Kejriwal turns a new leaf, stops carping, goes on scheme overdrive
Delhi chief minister Arvind Kejriwal has done two things since the May Lok Sabha election results. First, he has abandoned his avatar of the beleaguered administrator. Second, he has gone on a scheme announcement overdrive.
He has announced schemes for a water bill waiver, reduced electricity bills and increased scholarships for the poor, allowed women free bus rides and said metro stations will have WiFi.
Delhi faces elections early next year.
Religion too has got Kejrwal's attention. The Delhi chief minister scheme has announced free pilgrimages for senior citizens and championed the agitation for the Ravidas temple that was flattened after a lengthy court battle by the Delhi Development Authority. The DDA is under the central government.
With the blitz of outdoor campaigns, AAP has almost made its rivals, especially the Congress, almost invisible.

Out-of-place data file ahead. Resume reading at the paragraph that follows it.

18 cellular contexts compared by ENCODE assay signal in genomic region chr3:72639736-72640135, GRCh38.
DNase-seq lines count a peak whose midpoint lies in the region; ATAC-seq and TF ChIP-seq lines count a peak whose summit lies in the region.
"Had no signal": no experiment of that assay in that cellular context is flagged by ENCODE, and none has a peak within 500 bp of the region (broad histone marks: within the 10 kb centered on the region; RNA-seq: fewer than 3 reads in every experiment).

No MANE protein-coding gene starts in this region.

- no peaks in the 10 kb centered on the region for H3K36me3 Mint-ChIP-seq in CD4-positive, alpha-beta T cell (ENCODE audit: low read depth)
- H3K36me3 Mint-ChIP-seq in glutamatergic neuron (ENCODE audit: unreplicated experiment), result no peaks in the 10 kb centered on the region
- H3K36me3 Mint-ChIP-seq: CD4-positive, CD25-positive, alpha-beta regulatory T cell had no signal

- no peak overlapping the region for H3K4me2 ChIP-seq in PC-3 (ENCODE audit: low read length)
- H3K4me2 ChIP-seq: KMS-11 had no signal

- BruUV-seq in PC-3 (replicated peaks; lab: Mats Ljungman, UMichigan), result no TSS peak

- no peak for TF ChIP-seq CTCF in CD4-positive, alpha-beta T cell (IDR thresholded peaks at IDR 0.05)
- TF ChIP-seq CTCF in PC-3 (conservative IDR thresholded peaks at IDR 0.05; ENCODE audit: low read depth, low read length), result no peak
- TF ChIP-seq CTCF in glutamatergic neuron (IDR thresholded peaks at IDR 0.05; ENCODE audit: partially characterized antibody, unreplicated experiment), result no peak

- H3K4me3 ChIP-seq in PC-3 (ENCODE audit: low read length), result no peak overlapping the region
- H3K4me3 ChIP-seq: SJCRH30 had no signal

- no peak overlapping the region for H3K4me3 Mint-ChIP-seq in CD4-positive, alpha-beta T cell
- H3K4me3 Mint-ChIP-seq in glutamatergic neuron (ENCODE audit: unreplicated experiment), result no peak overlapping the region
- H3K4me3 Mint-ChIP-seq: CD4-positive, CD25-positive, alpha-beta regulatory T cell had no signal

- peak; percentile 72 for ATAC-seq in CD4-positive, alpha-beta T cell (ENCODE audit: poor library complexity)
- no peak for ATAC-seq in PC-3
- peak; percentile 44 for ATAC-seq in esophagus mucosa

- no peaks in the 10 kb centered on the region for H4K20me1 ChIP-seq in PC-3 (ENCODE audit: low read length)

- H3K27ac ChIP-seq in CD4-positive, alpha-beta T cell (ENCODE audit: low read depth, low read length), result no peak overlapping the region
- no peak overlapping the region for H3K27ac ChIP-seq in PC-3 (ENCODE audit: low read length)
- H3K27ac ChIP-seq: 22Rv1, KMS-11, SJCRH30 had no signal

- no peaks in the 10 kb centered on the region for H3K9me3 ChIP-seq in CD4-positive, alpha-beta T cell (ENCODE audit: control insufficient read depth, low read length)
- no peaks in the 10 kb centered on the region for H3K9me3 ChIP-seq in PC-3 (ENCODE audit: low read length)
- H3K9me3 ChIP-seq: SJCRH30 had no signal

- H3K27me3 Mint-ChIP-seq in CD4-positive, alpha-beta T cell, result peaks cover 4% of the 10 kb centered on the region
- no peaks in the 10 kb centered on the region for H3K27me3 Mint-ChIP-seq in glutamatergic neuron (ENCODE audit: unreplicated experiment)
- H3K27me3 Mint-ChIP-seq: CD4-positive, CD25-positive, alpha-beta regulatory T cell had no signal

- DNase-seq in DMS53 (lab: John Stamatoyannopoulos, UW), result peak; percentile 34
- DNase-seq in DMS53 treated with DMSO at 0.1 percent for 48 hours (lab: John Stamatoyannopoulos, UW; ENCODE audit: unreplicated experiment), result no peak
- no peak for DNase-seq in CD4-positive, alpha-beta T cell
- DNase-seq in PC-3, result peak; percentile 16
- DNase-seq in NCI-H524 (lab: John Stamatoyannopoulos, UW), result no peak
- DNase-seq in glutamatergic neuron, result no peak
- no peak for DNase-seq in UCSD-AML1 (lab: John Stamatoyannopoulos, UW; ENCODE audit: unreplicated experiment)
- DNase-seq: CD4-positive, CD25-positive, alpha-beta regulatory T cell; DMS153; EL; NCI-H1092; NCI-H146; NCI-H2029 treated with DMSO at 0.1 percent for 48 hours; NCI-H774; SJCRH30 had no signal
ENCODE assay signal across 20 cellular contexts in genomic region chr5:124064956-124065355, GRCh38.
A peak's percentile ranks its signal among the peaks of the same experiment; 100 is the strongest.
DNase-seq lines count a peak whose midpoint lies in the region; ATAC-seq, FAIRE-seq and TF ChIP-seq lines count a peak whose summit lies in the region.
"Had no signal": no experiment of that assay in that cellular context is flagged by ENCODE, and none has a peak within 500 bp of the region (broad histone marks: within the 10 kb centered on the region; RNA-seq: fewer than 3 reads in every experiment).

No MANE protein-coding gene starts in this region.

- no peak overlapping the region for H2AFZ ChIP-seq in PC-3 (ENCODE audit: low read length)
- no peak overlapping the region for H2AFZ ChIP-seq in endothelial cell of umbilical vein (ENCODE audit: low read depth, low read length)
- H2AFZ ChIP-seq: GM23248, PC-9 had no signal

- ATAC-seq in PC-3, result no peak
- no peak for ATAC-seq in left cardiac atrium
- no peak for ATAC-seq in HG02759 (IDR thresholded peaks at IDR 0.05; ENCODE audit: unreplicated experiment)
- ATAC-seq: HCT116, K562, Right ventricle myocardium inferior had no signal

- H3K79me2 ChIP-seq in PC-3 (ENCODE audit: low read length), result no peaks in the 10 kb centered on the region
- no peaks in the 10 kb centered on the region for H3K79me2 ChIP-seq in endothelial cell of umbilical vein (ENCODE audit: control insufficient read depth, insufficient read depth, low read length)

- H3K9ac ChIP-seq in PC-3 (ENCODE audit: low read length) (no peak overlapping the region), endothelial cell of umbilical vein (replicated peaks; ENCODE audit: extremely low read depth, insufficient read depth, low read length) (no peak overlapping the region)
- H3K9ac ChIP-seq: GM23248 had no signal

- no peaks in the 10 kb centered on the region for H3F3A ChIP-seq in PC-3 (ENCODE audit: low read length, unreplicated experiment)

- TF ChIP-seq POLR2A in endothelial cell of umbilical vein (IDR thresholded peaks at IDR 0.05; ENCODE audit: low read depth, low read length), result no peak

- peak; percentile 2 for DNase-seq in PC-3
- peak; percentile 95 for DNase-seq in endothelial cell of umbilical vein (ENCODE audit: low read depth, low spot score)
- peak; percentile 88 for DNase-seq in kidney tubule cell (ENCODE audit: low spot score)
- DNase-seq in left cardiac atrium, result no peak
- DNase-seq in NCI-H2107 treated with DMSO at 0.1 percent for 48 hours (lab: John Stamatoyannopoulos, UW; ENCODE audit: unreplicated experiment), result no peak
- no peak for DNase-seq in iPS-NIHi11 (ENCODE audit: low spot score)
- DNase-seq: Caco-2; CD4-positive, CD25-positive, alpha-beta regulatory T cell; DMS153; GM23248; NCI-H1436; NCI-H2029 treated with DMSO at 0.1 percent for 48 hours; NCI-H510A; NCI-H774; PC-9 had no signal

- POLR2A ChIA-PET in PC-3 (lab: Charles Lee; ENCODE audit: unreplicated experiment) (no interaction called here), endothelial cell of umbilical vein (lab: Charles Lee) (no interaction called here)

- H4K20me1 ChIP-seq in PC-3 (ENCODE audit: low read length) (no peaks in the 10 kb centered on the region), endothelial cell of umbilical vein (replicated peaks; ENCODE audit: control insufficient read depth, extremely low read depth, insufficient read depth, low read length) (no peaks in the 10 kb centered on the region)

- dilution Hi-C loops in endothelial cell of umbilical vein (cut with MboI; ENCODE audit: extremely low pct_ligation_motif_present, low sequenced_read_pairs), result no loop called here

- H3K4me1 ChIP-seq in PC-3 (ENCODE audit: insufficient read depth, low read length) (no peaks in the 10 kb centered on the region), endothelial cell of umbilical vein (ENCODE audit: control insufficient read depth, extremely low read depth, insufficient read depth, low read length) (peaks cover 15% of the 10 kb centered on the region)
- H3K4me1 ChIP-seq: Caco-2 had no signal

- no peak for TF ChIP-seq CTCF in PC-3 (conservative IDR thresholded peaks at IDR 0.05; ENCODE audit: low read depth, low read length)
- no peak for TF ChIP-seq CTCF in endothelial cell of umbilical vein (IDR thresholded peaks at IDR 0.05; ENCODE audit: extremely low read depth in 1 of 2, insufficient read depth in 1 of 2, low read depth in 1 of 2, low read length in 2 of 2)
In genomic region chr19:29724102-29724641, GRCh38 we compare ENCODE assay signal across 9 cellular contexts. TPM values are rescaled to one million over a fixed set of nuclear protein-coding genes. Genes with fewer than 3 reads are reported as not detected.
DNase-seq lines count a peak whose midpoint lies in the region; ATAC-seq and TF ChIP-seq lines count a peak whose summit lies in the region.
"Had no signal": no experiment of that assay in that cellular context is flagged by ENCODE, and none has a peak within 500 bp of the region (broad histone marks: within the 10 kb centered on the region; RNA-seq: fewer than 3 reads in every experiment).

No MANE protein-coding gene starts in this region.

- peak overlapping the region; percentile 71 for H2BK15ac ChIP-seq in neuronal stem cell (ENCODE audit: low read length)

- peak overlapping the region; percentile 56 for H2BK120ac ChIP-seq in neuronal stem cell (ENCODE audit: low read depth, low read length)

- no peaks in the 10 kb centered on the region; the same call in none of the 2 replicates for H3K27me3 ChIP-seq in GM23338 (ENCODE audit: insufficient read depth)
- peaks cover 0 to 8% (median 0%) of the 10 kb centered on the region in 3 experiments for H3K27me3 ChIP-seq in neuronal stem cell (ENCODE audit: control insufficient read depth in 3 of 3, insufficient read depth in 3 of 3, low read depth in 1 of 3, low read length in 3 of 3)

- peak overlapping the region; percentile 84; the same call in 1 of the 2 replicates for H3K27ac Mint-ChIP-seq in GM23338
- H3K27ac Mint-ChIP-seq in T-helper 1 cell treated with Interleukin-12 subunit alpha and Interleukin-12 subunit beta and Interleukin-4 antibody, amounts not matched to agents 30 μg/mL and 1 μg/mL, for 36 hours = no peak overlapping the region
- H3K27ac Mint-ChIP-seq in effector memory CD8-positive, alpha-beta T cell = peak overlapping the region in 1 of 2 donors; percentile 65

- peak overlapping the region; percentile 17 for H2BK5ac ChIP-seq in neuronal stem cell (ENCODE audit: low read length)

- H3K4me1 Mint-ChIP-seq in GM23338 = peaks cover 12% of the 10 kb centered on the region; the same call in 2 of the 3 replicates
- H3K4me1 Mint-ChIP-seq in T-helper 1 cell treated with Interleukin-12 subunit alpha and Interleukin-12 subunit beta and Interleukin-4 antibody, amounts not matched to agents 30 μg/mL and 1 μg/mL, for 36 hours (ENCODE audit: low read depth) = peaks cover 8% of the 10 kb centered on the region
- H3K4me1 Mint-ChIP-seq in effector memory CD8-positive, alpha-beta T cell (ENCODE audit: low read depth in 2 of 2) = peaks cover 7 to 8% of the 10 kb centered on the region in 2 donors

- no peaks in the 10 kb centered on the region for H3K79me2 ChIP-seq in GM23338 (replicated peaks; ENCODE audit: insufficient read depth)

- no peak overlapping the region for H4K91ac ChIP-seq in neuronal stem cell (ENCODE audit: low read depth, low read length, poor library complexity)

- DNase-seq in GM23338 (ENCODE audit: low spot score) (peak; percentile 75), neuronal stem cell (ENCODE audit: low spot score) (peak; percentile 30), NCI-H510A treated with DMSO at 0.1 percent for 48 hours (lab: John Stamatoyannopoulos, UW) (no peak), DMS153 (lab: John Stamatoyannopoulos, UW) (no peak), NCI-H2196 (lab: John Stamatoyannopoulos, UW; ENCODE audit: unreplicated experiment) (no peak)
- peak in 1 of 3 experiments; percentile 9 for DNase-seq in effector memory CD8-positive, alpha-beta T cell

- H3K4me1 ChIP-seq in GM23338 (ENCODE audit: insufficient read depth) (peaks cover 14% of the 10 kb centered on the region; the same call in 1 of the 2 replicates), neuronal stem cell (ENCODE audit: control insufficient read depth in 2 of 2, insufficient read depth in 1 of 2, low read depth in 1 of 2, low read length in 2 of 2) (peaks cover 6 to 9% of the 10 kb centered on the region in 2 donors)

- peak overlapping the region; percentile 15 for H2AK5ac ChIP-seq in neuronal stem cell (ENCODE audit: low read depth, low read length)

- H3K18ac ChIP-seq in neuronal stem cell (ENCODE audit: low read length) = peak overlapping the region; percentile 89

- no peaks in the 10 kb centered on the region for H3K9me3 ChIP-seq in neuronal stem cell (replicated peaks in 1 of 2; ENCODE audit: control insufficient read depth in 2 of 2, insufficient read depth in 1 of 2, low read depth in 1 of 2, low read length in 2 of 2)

But Kejriwal has refrained from making any comment against the Centre, especially on its nationalist narrative.
Since his party’s drubbing in the recent Lok Sabha election, Kejriwal has stopped complaining against the Lieutenant Governor and not organised sit-ins outside his house. Nor has he locked horns with Narendra Modi, whom he once called a “coward and a psychopath”.
One instance when he did not potest against the Centre was when Jammu and Kashmir's special status was revoked.
Kejriwal had earlier spoken in favour of special powers to Jammu and Kashmir, but now he spoke about hoping for “peace” and “development” in the Jammu and Kashmir and Ladakh.
The change in Kejriwal's conduct is deliberate. After years of skirmishing with the establishment, and later with the BJP, the returns seem to be diminishing. Modi still enjoys formidable support in most parts of the country and this is not lost on Kejriwal.